With Thanksgiving Break making this a short week, there was only enough time for a shift at the Reference Desk. After we come back from this break, "Crunch Time" is just around the corner. For some universities, there is only a week-and-a-half of classes remaining before the study day and then finals. For others there are about three weeks of the semester remaining. This means later nights for some, final projects or papers for others, and of course the dreaded last tests called finals. Although I did not have a busy shift at the desk, I am wondering if that will pick up over the next week or two.
A research project completed by the Project Information Literacy group (PIL for short) focuses on how students use technology during "crunch time." This research report is entitled, "How College Students Manage Technology While in the Library During Crunch Time" and can be found at: http://projectinfolit.org/pdfs/PIL_Fall2011_TechStudy_FullReport1.1.pdf. I read this report which looked at how college students in a few community colleges, private universities, and public universities handled their use of technology while studying for finals or completing their remaining projects for the semester. The results were quite interesting.
Although some students make use of the library as a place to hang out or kill time while waiting for their next class or final, many come to the library to study, complete assignments, or use technological devices for communicating with teachers or classmates. The students in this report used various library resources such as computers or printers, library portals, databases, and even the snack shop. Some took the opportunity to receive fact-to-face time with librarians. In fact, many students combined their use of resources by using library computers to access library portals or databases.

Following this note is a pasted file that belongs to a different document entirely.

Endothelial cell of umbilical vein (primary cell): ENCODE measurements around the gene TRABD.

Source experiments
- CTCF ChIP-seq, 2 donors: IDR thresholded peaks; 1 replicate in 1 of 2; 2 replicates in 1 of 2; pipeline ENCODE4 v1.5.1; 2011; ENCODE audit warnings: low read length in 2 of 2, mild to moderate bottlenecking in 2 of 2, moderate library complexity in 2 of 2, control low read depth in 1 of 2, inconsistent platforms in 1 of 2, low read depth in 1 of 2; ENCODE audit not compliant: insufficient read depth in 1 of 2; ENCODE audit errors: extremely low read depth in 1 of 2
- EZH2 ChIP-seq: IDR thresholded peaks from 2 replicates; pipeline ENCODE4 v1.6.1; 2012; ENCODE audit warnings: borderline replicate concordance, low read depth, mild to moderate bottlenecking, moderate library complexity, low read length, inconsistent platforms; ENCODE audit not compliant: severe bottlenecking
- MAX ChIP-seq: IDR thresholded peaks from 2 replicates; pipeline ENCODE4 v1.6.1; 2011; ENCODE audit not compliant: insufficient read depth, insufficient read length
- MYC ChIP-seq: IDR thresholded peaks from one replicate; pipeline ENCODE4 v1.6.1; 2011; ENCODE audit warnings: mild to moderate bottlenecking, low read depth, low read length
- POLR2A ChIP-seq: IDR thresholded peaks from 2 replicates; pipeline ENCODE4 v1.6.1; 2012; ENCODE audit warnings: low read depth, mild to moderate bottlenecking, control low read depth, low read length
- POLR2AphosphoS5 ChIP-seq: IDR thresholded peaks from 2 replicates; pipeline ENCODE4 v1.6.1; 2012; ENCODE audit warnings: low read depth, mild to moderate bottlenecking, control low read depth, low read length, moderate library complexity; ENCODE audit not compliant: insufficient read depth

In addition to taking advantage of library resources, students used their own personal resources such as cell/smart phones, laptops, or media/audio players. These items were applied to browse the internet, check email, type papers, listen to music, listen to sound files they had recorded for studying purposes, or even use "presentation software" (such as PowerPoint). Many students used websites such as Facebook, Google (email), Google.com, or YouTube to communicate with classmates about assignments, take a break from studying, search the web for information, or watch a video related to the subject matter they were studying.
The conclusion of this research report was favorable as it commended students for doing a good job of managing technology instead of using it haphazardly. During crunch time, at least according to this report, students are using technology to really help themselves study or to better prepare for finishing their semester well. Although the students in this report multitasked and used various technologies, none of them were considered to be "heavy technology users" by this research. Most students limited the number of technologies in use at one time and limited their application of social media for non-school related functions.
The final section of this study provided several recommendations. One of which is that students still seek libraries as a place of refuge even though students can use technology anywhere to accomplish their tasks. Libraries still have a vital place on campus, which includes providing a quiet place of refuge for students despite their technology uses and habits. As a future librarian, it is good to think about the content of such a study as the one mentioned above and how its results can be employed for the betterment of the library. With all that I am learning in my library classes and all that I have already learned, this report will bolster my work in serving students, especially in providing them a quiet and resourceful place to study.